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Med Sport Sci. 2012;59:86-93. doi: 10.1159/000341965. Epub 2012 Oct 15.

Cherry juice targets antioxidant potential and pain relief.

Author information

1
Division of Health Promotion and Sports Medicine, Department of Medicine, Oregon Health and Science University, Portland, OR 97239, USA. kuehlk@ohsu.edu

Abstract

Strenuous physical activity increases the risk of musculoskeletal injury and can induce muscle damage resulting in acute inflammation and decreased performance. The human body's natural response to injury results in inflammation-induced pain, swelling, and erythema. Among sports medicine physicians and athletic trainers, the mainstays of urgent treatment of soft tissue injury are rest, ice, compression, and elevation (RICE). In order to reduce pain and inflammation, anti-inflammatory agents such as non-steroidal anti-inflammatory drugs (NSAIDs) act on the multiple inflammatory pathways, which, although often very effective, can have undesirable side effects such as gastric ulceration and, infrequently, myocardial infarction and stroke. For centuries, natural anti-inflammatory compounds have been used to mediate the inflammatory process and often with fewer side effects. Tart cherries appear to possess similar effectiveness in treating the inflammatory reaction seen in both acute and chronic pain syndromes encountered among athletes and non-athletes with chronic inflammatory disease. This article reviews the antioxidant and anti-inflammatory effects of tart cherries on prevention, treatment, and recovery of soft tissue injury and pain.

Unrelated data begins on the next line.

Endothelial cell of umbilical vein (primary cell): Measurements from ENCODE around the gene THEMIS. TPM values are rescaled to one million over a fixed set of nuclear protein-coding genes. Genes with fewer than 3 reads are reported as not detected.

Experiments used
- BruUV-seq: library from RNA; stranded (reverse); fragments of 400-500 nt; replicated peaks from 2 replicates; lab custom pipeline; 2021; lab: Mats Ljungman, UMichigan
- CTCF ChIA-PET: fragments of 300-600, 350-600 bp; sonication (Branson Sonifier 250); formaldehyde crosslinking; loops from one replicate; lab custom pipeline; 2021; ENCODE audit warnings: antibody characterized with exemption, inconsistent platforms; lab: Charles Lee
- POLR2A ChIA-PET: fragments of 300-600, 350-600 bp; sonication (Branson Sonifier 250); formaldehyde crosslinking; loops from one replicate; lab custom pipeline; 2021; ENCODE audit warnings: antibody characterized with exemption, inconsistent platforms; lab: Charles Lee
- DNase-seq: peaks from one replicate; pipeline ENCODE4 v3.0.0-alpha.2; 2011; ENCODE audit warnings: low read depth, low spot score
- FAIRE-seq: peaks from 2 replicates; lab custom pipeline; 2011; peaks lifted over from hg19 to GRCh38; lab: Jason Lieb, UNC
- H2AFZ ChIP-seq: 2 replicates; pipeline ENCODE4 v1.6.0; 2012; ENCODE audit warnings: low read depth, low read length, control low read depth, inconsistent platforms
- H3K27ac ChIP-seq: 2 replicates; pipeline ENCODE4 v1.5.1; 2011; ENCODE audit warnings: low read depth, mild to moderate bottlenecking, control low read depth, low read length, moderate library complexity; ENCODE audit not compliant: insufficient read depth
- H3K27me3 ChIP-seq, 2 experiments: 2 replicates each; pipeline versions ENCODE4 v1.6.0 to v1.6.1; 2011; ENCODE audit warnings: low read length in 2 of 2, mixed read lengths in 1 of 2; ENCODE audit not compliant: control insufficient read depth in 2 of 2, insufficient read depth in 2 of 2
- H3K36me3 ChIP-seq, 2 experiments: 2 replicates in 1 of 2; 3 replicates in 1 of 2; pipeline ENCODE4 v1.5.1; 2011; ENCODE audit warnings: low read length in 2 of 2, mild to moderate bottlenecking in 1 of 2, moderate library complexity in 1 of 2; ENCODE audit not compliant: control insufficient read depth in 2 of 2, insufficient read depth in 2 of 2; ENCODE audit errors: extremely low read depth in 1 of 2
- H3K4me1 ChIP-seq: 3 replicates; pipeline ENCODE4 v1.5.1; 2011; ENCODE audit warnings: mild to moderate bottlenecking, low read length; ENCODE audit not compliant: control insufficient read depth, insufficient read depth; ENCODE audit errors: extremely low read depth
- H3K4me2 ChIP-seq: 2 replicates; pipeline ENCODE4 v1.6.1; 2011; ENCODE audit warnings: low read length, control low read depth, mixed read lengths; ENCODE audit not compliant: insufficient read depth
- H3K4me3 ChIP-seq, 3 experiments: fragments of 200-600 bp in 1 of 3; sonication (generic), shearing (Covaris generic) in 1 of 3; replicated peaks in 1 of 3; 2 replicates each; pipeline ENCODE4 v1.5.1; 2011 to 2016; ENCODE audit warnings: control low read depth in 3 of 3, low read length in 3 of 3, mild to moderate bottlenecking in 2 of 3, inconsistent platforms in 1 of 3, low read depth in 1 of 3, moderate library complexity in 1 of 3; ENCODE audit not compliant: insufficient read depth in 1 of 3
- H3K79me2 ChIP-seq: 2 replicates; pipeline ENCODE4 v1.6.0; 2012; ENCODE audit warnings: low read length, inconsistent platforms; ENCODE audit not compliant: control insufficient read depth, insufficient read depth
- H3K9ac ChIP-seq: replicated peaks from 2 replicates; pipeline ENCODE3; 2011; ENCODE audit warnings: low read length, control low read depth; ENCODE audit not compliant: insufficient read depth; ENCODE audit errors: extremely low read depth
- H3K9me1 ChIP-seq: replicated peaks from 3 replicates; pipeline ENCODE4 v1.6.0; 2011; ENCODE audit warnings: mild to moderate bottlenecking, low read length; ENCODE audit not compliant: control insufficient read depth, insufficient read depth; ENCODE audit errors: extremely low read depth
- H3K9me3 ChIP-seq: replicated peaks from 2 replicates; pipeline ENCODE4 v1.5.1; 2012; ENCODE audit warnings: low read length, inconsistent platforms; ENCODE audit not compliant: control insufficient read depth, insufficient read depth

PMID:
23075558
DOI:
10.1159/000341965
[Indexed for MEDLINE]

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